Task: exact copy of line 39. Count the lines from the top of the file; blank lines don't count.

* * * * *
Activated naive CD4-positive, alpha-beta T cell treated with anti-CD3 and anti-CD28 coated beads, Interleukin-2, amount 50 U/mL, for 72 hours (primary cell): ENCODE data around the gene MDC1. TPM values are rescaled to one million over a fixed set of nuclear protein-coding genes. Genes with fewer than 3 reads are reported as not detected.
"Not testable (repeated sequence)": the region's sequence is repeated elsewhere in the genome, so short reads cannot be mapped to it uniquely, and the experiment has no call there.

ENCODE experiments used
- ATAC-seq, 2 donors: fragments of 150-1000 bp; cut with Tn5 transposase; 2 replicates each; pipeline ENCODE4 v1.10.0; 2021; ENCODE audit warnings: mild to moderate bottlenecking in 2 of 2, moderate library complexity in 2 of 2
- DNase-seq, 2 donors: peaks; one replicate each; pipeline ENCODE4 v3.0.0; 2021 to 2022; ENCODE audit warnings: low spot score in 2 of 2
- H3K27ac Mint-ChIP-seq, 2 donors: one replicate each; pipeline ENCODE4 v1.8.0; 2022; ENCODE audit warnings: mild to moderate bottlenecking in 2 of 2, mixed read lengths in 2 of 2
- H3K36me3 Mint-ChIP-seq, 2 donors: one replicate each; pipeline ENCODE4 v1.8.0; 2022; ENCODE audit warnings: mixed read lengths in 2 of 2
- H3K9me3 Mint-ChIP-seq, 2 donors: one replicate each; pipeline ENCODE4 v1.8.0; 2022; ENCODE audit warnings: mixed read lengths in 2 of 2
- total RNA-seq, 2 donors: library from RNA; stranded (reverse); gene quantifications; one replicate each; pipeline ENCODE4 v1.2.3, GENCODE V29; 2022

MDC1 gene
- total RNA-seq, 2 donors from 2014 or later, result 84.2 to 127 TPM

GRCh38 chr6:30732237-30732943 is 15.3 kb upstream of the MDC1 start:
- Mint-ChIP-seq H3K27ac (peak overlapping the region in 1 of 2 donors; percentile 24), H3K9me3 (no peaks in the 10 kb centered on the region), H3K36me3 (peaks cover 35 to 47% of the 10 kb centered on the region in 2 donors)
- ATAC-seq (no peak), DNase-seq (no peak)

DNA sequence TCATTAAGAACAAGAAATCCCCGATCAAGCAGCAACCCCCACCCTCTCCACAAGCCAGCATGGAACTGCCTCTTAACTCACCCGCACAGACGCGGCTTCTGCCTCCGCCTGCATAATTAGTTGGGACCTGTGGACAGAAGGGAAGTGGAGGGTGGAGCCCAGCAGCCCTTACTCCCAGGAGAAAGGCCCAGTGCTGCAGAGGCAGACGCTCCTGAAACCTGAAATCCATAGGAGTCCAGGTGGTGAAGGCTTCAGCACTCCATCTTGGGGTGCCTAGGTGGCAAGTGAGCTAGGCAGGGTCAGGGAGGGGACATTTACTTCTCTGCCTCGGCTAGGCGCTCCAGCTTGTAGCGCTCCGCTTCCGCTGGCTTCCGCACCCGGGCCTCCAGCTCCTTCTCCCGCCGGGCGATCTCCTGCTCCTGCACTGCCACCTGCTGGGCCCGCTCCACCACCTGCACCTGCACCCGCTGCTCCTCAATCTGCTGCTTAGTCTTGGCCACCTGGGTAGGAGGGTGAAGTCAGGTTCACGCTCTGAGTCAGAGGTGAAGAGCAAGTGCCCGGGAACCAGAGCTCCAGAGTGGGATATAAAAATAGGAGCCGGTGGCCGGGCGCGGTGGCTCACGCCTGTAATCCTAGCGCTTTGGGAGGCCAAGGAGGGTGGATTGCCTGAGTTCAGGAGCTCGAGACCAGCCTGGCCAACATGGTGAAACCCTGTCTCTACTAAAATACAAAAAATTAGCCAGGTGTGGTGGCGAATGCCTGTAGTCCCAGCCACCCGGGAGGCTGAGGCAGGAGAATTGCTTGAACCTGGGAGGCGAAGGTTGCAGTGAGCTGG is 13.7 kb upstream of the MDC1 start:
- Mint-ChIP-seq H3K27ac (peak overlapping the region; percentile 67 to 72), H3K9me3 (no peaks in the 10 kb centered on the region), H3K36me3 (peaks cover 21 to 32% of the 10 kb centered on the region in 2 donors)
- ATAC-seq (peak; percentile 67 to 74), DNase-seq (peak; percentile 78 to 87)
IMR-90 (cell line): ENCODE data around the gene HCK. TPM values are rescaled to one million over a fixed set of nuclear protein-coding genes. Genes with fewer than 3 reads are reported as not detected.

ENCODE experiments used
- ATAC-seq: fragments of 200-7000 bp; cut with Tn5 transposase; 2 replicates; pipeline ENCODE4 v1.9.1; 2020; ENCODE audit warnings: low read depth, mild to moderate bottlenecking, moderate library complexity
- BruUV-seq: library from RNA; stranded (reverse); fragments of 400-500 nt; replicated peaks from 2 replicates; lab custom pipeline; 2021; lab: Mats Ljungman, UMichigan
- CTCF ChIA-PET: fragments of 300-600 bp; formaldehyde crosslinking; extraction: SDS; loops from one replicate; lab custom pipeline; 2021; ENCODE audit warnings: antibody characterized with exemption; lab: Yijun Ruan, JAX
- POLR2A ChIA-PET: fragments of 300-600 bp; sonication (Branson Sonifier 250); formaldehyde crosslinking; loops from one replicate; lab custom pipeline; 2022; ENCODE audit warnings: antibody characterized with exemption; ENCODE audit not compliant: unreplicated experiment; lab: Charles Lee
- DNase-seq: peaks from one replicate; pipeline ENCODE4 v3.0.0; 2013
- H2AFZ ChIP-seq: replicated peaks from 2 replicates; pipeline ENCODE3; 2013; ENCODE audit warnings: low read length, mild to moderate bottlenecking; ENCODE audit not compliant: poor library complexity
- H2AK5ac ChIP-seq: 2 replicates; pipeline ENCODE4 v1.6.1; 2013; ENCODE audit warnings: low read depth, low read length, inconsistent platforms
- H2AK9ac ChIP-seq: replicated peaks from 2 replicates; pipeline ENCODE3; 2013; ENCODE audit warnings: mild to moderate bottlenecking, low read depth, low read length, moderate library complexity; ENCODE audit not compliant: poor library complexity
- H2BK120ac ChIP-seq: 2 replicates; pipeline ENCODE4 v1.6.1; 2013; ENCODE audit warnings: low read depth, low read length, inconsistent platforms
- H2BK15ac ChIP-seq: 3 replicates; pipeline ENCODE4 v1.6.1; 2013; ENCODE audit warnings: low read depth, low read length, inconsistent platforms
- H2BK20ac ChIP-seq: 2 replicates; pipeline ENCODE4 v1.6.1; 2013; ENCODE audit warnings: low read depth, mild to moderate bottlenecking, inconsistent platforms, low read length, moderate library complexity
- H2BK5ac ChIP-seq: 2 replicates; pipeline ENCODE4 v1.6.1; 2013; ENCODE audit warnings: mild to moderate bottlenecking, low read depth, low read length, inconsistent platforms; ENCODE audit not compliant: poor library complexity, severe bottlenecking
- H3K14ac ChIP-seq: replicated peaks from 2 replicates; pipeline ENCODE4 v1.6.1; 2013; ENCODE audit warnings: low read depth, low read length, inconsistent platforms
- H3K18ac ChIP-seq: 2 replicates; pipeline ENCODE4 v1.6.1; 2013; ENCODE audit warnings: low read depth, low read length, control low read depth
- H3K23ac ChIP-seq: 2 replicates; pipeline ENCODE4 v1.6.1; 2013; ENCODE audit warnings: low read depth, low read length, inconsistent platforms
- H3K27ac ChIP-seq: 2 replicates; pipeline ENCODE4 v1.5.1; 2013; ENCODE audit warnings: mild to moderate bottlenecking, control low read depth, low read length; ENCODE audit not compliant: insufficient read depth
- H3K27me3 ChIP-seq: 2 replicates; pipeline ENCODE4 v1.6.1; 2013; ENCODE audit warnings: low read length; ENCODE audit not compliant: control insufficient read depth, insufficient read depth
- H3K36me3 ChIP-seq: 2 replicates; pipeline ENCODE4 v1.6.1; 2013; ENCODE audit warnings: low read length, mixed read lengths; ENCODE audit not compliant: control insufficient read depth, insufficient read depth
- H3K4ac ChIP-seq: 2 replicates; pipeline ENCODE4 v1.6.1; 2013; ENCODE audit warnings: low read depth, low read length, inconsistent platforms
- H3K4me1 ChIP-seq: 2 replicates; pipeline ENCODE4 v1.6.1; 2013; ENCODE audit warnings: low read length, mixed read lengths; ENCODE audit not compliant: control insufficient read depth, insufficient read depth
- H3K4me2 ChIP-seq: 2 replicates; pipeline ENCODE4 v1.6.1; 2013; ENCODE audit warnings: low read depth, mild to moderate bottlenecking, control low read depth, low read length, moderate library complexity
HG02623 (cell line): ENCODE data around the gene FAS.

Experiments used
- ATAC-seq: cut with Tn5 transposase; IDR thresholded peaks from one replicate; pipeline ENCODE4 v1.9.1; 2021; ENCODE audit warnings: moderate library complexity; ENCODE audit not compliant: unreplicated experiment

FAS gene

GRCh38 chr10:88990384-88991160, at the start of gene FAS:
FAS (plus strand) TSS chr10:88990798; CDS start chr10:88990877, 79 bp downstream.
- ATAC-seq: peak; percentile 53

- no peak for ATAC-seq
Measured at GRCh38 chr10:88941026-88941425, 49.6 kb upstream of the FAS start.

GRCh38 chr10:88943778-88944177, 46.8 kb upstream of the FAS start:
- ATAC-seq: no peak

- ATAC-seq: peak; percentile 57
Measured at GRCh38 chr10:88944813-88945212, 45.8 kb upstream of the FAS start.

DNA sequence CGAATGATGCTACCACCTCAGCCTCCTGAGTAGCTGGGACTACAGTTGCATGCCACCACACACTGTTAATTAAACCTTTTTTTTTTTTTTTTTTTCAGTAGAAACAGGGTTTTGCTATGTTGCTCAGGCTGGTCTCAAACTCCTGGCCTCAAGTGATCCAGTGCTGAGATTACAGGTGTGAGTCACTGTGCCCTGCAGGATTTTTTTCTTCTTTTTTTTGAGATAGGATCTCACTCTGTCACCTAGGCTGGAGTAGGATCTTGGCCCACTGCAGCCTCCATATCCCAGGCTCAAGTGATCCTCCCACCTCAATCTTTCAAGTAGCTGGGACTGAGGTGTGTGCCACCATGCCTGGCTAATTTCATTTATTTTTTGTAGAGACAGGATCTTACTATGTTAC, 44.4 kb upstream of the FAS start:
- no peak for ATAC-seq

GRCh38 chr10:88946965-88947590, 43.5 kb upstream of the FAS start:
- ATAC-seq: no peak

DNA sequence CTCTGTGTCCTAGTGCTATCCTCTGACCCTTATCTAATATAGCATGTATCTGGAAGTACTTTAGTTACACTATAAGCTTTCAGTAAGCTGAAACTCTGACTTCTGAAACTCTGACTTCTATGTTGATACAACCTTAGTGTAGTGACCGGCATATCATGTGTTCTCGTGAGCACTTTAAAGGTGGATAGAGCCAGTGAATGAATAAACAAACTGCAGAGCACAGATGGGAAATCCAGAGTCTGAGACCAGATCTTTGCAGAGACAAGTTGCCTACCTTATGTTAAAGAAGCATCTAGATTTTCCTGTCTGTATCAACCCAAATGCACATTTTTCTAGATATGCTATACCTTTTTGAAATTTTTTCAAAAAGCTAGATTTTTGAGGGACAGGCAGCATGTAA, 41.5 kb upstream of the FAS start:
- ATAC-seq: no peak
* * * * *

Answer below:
- H3K4me1 ChIP-seq: 2 replicates; pipeline ENCODE4 v1.6.1; 2013; ENCODE audit warnings: low read length, mixed read lengths; ENCODE audit not compliant: control insufficient read depth, insufficient read depth